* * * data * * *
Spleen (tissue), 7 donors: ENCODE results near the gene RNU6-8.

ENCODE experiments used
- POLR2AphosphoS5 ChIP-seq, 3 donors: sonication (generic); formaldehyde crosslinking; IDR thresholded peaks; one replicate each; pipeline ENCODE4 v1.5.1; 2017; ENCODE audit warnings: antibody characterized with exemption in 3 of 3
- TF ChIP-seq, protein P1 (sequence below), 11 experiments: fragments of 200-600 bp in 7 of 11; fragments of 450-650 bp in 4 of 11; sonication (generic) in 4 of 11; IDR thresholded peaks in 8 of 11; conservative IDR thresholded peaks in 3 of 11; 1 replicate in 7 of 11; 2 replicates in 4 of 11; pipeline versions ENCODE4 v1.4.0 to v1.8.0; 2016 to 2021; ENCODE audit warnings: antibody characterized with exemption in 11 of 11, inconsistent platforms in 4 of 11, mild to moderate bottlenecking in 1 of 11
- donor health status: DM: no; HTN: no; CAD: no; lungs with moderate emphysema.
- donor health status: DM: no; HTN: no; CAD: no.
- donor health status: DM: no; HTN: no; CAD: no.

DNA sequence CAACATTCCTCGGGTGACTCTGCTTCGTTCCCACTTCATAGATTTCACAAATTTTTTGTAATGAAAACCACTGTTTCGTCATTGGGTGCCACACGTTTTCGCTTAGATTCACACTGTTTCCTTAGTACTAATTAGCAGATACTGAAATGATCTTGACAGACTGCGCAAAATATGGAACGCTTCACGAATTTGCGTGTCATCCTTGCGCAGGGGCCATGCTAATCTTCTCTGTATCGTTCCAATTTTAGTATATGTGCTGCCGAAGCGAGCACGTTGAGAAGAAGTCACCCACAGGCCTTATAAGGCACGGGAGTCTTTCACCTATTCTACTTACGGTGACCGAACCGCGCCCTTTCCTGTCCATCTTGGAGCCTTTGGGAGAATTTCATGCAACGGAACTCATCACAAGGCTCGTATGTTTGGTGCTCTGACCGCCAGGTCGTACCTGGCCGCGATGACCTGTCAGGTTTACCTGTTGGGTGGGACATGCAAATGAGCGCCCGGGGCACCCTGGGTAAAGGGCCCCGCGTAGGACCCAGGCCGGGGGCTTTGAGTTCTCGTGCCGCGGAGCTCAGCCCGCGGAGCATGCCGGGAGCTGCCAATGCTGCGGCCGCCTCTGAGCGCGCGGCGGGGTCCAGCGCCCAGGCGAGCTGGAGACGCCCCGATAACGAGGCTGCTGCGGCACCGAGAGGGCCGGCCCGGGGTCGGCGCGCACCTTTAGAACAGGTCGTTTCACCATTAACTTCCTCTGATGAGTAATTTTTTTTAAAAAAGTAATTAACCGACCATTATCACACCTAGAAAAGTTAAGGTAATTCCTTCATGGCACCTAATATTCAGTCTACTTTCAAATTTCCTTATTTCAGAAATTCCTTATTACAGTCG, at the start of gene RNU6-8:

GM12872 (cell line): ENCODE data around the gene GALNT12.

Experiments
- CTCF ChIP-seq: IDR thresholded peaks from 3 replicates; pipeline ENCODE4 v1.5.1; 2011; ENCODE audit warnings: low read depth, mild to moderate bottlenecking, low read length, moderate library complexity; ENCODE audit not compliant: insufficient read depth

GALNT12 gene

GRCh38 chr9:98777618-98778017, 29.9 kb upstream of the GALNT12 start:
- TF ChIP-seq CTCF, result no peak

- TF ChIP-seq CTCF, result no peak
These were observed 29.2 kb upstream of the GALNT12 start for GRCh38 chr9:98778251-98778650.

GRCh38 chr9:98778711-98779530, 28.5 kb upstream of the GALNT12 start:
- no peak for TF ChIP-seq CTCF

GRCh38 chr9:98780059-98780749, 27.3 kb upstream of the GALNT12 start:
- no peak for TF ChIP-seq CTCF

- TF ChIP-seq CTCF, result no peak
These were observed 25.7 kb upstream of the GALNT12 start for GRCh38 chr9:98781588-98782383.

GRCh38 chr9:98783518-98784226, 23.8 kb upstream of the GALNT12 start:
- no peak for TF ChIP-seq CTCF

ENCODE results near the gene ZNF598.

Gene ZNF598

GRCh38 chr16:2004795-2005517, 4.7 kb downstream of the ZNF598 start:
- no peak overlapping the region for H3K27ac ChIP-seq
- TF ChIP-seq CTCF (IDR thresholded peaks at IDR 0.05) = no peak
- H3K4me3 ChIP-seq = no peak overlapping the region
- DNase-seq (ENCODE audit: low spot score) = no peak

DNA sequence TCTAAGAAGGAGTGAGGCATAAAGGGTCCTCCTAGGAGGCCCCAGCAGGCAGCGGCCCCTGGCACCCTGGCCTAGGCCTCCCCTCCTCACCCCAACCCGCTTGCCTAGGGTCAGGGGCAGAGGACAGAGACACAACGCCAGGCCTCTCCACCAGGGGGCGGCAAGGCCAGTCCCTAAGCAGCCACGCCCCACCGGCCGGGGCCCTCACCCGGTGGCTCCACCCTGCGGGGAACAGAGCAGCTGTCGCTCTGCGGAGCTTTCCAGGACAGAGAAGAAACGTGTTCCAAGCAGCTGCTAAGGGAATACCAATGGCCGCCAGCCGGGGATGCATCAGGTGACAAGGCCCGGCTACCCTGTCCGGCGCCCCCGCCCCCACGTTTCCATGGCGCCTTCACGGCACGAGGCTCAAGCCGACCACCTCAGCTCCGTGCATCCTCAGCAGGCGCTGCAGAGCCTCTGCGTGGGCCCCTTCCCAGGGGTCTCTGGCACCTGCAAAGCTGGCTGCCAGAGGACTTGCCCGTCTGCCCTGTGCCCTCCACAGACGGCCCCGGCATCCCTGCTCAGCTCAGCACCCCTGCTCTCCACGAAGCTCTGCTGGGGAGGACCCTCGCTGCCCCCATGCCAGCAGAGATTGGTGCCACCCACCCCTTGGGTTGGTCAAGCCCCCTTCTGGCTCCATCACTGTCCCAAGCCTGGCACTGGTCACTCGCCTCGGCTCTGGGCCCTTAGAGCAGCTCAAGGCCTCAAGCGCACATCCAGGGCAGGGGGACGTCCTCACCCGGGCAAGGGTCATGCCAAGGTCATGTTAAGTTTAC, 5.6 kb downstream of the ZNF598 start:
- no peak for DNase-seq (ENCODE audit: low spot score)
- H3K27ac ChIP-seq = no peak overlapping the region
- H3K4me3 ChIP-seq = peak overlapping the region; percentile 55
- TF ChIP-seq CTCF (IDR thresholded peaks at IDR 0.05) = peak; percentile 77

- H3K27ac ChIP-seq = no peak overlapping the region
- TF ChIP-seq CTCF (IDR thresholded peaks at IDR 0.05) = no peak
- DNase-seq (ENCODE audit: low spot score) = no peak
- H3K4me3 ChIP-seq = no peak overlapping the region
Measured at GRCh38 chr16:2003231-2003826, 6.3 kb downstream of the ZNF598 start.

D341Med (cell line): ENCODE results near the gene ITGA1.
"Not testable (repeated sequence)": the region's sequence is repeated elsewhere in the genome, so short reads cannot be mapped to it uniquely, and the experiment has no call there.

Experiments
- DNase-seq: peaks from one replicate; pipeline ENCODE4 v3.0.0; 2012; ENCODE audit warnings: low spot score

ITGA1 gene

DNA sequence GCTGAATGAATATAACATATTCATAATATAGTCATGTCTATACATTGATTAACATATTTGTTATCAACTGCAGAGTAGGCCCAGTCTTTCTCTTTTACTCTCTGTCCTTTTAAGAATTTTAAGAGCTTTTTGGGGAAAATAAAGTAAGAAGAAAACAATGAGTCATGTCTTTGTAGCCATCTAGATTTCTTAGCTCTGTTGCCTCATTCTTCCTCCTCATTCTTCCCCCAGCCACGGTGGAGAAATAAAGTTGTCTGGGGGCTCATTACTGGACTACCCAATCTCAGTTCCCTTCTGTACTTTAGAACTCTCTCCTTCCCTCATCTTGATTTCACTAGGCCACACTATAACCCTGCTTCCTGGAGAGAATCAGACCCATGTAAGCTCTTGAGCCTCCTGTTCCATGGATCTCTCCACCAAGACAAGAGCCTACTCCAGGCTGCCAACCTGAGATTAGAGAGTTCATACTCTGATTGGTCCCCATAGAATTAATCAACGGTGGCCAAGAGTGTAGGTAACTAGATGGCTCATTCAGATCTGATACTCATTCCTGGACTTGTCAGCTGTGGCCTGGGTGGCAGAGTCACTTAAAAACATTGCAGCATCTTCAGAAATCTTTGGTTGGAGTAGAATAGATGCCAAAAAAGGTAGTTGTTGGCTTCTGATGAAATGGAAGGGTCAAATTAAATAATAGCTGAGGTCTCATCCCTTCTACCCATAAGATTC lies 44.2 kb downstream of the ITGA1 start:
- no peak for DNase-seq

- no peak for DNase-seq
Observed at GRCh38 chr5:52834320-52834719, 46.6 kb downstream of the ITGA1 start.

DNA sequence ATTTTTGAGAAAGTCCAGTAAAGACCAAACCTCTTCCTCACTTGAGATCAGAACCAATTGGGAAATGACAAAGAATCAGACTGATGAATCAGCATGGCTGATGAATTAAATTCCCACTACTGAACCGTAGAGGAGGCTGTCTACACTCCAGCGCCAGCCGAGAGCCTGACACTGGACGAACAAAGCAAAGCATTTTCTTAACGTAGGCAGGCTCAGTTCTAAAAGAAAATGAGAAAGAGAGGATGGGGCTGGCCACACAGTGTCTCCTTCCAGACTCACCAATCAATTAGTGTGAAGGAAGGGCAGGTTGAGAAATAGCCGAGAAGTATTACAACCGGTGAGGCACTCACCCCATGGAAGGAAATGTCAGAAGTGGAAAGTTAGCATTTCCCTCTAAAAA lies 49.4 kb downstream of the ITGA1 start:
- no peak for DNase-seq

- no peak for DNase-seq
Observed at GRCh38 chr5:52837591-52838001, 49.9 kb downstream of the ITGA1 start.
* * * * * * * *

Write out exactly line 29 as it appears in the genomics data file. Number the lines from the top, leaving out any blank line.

- TF ChIP-seq CTCF (IDR thresholded peaks at IDR 0.05) = no peak